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Submission + - An Algorithm For Better Password Checking

della writes: Password checkers — those things that tell you whether your password is strong or not — are good: various studies have found that they make users choose better passwords. Unfortunately, nowadays attackers use probabilistic strategies based on natural language processing to guess passwords earlier, and most checkers consist of heuristic rules that don't reflect well probabilistic attacks. To do better you could in theory simulate the attack, but if your password is not that bad, that would be very expensive or just unfeasible.
In a paper I wrote with Maurizio Filippone and presented at ACM's CCS conference, we show how you can take an attack model and a password, and through a simple formula come up quickly with a reliable estimation of how many guesses that attack would need to guess the password. You can use this to roll a better password checker, or — as we've also done in the paper — to compare different attacks. The MIT Technology Review also covers our work.

Submission + - New Hubble Release Puts Another Nail In The Coffin Of Dark Matter's Competitors

StartsWithABang writes: When it comes to the structure of the Universe — forming the galaxies, clusters, and Universe as we see it — the normal matter we know of simply isn’t enough. Given our best-understood laws of physics, including Einstein’s general relativity, what we see of galaxies and the Universe in general simply doesn’t match up to our predictions. The simplest solution, arguably, is to just add a new ingredient: a new form of matter, a dark matter if you will. But a counterargument is that we’ve got the laws of gravity wrong, and that no new matter is necessary. There’s only one way to settle an argument like this: with data, evidence and the full suite of observations at our disposal. The newest Hubble release, along with four other independent lines of evidence, rule out modifications of gravity and leave dark matter as the only option standing.
Space

Astronomers Solve the Mystery of 'Hanny's Voorwerp' 123

KentuckyFC writes "In 2007, a Dutch school teacher named Hanny van Arkel discovered a huge blob of green-glowing gas while combing though images to classify galaxies. Hanny's Voorwerp (meaning Hanny's object in Dutch) is astounding because astronomers have never seen anything like it. Although galactic in scale, it is clearly not a galaxy because it does not contain any stars. That raises an obvious question: what is causing the gas to glow? Now a new survey of the region of sky seems to have solved the problem. The Voorwerp lies close to a spiral galaxy which astronomers now say hides a massive black hole at its center. The infall of matter into the black hole generates a cone of radiation emitted in a specific direction. The great cloud of gas that is Hanny's Voorwerp just happens to be in the firing line, ionizing the gas and causing it to glow green. That lays to rest an earlier theory that the cloud was reflecting an echo of light from a short galactic flare up that occurred 10,000 years ago. It also explains why Voorwerps are so rare: these radiation cones are highly directional so only occasionally do unlucky gas clouds get caught in the crossfire."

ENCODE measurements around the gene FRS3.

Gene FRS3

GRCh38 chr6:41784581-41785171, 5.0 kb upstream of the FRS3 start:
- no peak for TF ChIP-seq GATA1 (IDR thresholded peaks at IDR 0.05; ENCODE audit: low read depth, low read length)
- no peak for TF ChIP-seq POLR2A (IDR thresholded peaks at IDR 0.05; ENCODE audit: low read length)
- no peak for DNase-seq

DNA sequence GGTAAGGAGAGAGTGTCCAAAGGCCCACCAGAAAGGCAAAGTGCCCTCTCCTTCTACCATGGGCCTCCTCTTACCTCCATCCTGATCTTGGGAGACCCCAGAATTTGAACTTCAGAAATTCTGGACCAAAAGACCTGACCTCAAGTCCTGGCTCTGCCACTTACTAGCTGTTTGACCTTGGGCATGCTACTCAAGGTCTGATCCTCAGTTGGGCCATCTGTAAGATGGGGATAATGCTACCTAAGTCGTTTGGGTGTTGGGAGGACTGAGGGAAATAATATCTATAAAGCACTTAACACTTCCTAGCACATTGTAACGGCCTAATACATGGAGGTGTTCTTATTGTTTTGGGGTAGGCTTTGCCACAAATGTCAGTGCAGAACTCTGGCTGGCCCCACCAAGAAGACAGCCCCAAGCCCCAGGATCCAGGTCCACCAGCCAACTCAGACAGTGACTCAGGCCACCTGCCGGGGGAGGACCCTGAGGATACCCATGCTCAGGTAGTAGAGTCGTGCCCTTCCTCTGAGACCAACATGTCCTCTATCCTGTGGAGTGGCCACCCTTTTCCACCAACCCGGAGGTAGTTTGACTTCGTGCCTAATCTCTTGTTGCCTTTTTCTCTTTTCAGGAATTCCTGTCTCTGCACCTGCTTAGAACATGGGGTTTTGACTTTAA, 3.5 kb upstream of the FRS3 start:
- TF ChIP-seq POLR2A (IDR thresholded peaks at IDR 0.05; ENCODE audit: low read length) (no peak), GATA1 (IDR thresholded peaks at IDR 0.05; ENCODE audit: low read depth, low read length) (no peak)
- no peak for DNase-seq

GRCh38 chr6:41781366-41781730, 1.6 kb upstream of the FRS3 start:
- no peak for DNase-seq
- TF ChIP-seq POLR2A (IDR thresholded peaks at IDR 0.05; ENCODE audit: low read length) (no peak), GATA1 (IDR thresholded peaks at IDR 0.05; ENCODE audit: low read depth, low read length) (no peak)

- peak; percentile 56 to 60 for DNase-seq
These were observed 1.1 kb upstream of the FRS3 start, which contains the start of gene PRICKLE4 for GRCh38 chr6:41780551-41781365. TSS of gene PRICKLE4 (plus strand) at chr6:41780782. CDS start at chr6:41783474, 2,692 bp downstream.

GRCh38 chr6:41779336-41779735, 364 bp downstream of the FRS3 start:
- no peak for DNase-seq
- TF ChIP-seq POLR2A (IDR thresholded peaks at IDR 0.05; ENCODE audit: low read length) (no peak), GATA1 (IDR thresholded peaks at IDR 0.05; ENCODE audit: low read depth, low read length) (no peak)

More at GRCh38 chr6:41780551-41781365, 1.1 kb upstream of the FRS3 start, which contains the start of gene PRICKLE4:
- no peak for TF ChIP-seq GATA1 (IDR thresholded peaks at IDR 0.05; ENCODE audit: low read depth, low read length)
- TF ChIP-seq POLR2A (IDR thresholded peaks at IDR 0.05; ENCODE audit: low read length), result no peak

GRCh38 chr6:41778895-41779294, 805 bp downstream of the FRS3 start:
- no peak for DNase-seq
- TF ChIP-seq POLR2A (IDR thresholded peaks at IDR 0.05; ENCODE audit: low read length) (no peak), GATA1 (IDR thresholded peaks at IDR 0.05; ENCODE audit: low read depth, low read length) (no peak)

Encryption

OpenSSH 5.4 Released 127

HipToday writes "As posted on the OpenBSD Journal, OpenSSH 5.4 has been released: 'Some highlights of this release are the disabling of protocol 1 by default, certificate authentication, a new "netcat mode," many changes on the sftp front (both client and server) and a collection of assorted bugfixes. The new release can already be found on a large number of mirrors and of course on www.openssh.com.'"

Comment It's Not About the Games! (Score 1) 173

If done right, the game or whatever just serves as an engagement and recruiting tool. The important bit is then using the platform to introduce problem solving and programming learning opportunities and then relating that back to the non-gaming IT world.

In my case, I teach the first course in Computer Engineering, and I use the Wii Controller as the data source. Check out http://www.youtube.com/watch?v=tPCBfyQP4eE to see a lab where students use the wii remote in a foam football to measure the distance it fell in real time in an 8+ meter drop.

This draws on their physics, math, and learning how to structure solutions to a problem nicely.

Comment Much Earlier Article on Xerox Systems (Score 2, Interesting) 153

http://csrc.nist.gov/nissc/2000/proceedings/papers/034.pdf

Basically, 9 years ago we showed some remarkably embarassing features in Xerox multifunction printer/copiers/faxes. Including SNMP access to plaintext passwords!

I wonder how many of these "features" are still there.

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